Rat race: Trevor Bathie from Amalgamated Pest Control warns Tweed residents about a rodent infestation.
Rat race: Trevor Bathie from Amalgamated Pest Control warns Tweed residents about a rodent infestation. Crystal Spencer

Dirty rodents to descend on Tweed

LARGE numbers of rodents are expected to descend on Tweed in the coming weeks with pest experts predicting an increase of 30 per cent following heavy rains.

Trevor Bathie from Amalgamated Pest Control Murwillumbah and Tweed Heads said the rain has led to an increase in rodent food sources and breeding.

“Rodents feed on grasses and seeds which have been in abundant supply this year, allowing mice and rats to breed in significantly greater numbers than in previous years,” Mr Bathie said.

“As the weather cools and these food sources begin to diminish, property owners can expect to see mice and rats moving indoors, as the rodents seek warmth and additional food sources.”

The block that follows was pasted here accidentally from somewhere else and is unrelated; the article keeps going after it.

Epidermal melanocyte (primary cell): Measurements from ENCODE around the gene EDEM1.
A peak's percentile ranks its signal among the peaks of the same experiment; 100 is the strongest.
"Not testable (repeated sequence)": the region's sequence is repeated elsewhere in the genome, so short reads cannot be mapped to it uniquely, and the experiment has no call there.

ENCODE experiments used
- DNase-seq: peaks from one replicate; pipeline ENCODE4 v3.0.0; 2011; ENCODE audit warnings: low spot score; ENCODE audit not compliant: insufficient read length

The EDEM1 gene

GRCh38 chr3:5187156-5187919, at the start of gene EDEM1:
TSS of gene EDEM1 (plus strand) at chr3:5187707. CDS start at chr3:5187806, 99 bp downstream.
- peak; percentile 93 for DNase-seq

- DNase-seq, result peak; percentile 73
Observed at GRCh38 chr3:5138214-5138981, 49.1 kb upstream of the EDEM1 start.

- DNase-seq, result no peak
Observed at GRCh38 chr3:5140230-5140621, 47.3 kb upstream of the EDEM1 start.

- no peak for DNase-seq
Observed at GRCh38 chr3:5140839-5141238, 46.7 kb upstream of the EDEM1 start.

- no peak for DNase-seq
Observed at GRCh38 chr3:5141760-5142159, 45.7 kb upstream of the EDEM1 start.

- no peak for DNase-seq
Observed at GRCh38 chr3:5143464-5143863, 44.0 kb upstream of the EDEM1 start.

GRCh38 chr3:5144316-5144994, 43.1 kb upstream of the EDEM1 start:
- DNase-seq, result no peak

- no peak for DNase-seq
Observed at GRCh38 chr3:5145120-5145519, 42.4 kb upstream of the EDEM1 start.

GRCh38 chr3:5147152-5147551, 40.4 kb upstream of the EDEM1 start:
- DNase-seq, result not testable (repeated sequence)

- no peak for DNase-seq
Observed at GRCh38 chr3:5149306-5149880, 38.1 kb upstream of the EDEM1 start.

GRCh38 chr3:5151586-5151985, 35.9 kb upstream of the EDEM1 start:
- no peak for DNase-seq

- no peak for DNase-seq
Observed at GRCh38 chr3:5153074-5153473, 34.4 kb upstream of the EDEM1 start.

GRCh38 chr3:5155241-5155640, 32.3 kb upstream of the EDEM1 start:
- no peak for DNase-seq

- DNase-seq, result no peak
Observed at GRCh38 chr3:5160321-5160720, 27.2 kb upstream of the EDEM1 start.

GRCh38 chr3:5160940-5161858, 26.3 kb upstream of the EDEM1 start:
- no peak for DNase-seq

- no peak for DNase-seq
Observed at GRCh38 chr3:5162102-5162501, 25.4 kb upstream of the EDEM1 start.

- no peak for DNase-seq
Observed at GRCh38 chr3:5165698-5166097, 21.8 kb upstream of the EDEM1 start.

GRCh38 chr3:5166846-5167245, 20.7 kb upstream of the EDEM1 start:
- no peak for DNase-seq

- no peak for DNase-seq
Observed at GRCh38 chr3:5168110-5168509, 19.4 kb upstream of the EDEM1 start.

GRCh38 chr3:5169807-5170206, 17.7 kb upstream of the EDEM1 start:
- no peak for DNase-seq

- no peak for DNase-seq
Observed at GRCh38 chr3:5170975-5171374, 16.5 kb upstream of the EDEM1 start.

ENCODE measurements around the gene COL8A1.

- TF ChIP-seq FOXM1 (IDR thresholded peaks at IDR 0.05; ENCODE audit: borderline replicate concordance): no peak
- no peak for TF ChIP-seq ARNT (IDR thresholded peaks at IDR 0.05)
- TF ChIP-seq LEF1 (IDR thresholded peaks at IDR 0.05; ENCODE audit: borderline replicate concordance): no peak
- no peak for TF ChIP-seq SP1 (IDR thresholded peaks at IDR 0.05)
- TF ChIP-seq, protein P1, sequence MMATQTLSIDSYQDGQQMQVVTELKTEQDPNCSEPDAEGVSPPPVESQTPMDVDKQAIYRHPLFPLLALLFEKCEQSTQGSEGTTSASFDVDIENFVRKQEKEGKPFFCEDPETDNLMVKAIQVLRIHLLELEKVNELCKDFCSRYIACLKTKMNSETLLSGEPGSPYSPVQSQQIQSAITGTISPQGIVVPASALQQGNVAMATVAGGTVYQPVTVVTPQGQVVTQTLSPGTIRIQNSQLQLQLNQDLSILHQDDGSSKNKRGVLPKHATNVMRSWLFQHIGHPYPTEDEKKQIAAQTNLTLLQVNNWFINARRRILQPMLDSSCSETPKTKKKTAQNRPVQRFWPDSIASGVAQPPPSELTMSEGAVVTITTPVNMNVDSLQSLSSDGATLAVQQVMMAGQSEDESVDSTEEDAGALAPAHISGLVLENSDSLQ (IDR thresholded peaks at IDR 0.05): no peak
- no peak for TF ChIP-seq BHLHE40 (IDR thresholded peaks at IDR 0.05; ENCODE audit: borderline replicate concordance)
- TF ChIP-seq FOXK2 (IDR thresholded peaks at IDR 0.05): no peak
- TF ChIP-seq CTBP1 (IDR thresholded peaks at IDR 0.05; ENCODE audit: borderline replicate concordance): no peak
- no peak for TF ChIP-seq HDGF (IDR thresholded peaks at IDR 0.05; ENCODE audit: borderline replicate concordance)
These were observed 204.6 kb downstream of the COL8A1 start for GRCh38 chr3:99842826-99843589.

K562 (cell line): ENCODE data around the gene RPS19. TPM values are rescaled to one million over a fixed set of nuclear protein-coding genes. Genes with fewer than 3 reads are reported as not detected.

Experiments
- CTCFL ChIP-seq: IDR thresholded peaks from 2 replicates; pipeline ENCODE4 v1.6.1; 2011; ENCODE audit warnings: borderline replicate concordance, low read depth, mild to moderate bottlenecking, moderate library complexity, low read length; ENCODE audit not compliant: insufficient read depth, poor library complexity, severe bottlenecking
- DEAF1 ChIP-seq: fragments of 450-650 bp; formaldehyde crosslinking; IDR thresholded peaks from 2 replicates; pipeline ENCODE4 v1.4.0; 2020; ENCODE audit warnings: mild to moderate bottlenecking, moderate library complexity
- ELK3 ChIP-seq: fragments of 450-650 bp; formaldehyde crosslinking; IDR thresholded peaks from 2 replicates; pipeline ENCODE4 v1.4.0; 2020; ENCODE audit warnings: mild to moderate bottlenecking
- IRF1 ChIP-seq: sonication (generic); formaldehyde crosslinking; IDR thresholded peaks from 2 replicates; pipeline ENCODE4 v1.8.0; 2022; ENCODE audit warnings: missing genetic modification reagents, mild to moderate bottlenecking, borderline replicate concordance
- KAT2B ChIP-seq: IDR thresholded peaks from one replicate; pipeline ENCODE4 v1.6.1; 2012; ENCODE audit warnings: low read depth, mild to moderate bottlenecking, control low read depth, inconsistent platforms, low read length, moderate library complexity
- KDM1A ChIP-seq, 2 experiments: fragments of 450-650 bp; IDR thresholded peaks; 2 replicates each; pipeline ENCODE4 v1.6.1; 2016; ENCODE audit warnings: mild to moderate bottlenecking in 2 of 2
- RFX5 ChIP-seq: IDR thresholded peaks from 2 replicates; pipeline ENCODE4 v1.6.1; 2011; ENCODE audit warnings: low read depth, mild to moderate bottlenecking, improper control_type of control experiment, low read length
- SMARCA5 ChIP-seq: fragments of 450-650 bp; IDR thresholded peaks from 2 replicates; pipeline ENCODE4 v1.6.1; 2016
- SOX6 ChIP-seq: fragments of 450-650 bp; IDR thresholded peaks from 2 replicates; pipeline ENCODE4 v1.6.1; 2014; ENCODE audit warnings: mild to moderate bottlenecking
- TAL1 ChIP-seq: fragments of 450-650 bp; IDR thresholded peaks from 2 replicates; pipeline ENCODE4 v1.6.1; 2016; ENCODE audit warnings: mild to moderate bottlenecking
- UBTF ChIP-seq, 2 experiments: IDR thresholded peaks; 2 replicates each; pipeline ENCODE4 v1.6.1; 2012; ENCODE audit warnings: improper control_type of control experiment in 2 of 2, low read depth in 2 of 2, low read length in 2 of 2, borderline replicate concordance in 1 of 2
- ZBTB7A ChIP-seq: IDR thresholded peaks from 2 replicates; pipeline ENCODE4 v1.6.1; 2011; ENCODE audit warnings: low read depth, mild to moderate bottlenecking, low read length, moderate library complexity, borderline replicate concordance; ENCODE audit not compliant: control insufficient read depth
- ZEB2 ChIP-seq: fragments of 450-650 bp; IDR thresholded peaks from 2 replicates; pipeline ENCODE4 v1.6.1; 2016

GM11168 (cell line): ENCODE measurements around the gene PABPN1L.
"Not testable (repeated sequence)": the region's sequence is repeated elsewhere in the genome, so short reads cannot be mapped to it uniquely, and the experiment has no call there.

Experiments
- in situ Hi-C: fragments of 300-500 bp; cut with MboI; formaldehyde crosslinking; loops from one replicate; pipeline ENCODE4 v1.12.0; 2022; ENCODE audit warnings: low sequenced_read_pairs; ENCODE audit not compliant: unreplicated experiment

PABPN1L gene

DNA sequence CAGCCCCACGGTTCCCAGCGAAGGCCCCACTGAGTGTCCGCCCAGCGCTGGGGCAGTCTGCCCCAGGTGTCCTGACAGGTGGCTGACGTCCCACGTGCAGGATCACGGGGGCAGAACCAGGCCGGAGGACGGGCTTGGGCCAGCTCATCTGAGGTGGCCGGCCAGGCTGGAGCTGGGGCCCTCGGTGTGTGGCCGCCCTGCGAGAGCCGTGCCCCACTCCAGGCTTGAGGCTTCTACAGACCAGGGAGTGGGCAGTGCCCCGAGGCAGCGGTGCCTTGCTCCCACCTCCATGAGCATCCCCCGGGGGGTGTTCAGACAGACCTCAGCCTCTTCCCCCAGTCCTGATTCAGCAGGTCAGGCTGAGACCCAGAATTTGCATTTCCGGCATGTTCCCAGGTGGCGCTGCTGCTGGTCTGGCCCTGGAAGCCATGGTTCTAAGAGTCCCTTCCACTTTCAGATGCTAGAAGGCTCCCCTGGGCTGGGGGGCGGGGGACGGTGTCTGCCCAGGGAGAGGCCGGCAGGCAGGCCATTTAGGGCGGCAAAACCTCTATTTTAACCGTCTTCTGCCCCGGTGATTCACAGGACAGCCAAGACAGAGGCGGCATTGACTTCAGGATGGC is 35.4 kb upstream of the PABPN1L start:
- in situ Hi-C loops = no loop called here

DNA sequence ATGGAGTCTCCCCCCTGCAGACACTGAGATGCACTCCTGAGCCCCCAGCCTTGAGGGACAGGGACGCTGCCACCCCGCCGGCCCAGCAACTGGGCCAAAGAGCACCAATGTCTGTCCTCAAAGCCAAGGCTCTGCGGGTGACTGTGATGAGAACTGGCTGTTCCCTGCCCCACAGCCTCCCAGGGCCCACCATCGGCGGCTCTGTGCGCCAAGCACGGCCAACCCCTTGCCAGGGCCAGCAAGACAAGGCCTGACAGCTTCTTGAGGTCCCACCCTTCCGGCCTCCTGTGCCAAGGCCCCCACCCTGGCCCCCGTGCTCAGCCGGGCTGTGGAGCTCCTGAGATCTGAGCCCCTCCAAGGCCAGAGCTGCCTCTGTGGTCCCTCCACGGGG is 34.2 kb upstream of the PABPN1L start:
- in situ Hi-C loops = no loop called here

Mr Bathie said rodents are regarded as one of the worst household pests as they are unhygienic and can cause damage to property.

“This can be a very serious problem for those living in these dwellings as rats and mice can transmit diseases such as salmonella, typhus and ring worms.”

Mr Bathie said his team has already responded to a number of rodent calls and expect the enquiries to increase substantially as the weather cools.

“Rodent infestation does not occur only in untidy or dirty locations, but can take place anywhere where there is an entrance for the furry pests,” Mr Bathie said.

“An opening the size of a 10 cent piece is enough for mice to sneak through and once they take hold they can be hard to get rid of.”

Amalgamated Pest Control’s regional manager for New South Wales and Australian Capital Territory, Daryl Collins, said Tweed residents have already noticed the rise in rodent numbers.

“Our offices in Murwillumbah and Tweed Heads have been inundated with calls from people worried about the number of rats and mice in and around their homes,” Mr Collins said.

“Homeowners are encouraged to be on the lookout for potential entrances or nesting areas, and eliminate any potential food sources from their kitchens, pantries, unsealed bins, or dead fruit from trees.”



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